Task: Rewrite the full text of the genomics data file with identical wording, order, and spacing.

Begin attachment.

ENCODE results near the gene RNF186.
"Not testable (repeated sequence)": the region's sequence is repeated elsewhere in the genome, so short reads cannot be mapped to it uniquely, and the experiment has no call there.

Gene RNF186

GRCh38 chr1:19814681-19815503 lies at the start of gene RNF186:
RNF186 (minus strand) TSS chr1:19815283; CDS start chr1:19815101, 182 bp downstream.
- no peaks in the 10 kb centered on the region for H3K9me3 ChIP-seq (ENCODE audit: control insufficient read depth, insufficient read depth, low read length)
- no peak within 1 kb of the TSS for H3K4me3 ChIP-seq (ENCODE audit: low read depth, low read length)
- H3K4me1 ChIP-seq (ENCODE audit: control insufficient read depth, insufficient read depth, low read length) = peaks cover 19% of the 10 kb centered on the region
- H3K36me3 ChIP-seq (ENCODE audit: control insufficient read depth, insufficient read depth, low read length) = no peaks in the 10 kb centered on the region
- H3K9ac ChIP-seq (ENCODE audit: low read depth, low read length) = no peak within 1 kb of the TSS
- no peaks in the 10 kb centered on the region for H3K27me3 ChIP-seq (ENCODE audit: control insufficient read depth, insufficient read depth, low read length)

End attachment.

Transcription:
ENCODE results near the gene RNF186.
"Not testable (repeated sequence)": the region's sequence is repeated elsewhere in the genome, so short reads cannot be mapped to it uniquely, and the experiment has no call there.

Gene RNF186

GRCh38 chr1:19814681-19815503 lies at the start of gene RNF186:
RNF186 (minus strand) TSS chr1:19815283; CDS start chr1:19815101, 182 bp downstream.
- no peaks in the 10 kb centered on the region for H3K9me3 ChIP-seq (ENCODE audit: control insufficient read depth, insufficient read depth, low read length)
- no peak within 1 kb of the TSS for H3K4me3 ChIP-seq (ENCODE audit: low read depth, low read length)
- H3K4me1 ChIP-seq (ENCODE audit: control insufficient read depth, insufficient read depth, low read length) = peaks cover 19% of the 10 kb centered on the region
- H3K36me3 ChIP-seq (ENCODE audit: control insufficient read depth, insufficient read depth, low read length) = no peaks in the 10 kb centered on the region
- H3K9ac ChIP-seq (ENCODE audit: low read depth, low read length) = no peak within 1 kb of the TSS
- no peaks in the 10 kb centered on the region for H3K27me3 ChIP-seq (ENCODE audit: control insufficient read depth, insufficient read depth, low read length)